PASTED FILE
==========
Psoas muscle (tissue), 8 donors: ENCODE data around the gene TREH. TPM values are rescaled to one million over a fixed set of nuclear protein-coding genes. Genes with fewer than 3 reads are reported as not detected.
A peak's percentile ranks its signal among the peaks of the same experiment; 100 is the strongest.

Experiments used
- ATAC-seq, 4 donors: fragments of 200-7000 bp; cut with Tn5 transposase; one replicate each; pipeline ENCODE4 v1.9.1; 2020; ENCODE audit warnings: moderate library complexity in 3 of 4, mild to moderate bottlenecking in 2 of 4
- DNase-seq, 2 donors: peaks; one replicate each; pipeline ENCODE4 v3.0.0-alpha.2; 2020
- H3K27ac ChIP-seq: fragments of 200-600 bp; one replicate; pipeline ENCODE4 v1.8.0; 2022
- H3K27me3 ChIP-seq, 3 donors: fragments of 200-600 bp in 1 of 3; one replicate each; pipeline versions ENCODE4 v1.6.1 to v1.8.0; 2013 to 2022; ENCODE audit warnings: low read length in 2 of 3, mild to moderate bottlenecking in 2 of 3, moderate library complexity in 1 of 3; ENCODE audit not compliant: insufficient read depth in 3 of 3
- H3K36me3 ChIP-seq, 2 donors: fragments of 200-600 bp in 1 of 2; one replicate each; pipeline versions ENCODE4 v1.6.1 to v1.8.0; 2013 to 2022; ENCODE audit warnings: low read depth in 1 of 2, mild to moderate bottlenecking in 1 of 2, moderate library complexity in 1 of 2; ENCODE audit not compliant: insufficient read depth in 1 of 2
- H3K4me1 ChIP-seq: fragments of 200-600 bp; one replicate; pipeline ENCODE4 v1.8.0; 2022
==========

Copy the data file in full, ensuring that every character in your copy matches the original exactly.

Psoas muscle (tissue), 8 donors: ENCODE data around the gene TREH. TPM values are rescaled to one million over a fixed set of nuclear protein-coding genes. Genes with fewer than 3 reads are reported as not detected.
A peak's percentile ranks its signal among the peaks of the same experiment; 100 is the strongest.

Experiments used
- ATAC-seq, 4 donors: fragments of 200-7000 bp; cut with Tn5 transposase; one replicate each; pipeline ENCODE4 v1.9.1; 2020; ENCODE audit warnings: moderate library complexity in 3 of 4, mild to moderate bottlenecking in 2 of 4
- DNase-seq, 2 donors: peaks; one replicate each; pipeline ENCODE4 v3.0.0-alpha.2; 2020
- H3K27ac ChIP-seq: fragments of 200-600 bp; one replicate; pipeline ENCODE4 v1.8.0; 2022
- H3K27me3 ChIP-seq, 3 donors: fragments of 200-600 bp in 1 of 3; one replicate each; pipeline versions ENCODE4 v1.6.1 to v1.8.0; 2013 to 2022; ENCODE audit warnings: low read length in 2 of 3, mild to moderate bottlenecking in 2 of 3, moderate library complexity in 1 of 3; ENCODE audit not compliant: insufficient read depth in 3 of 3
- H3K36me3 ChIP-seq, 2 donors: fragments of 200-600 bp in 1 of 2; one replicate each; pipeline versions ENCODE4 v1.6.1 to v1.8.0; 2013 to 2022; ENCODE audit warnings: low read depth in 1 of 2, mild to moderate bottlenecking in 1 of 2, moderate library complexity in 1 of 2; ENCODE audit not compliant: insufficient read depth in 1 of 2
- H3K4me1 ChIP-seq: fragments of 200-600 bp; one replicate; pipeline ENCODE4 v1.8.0; 2022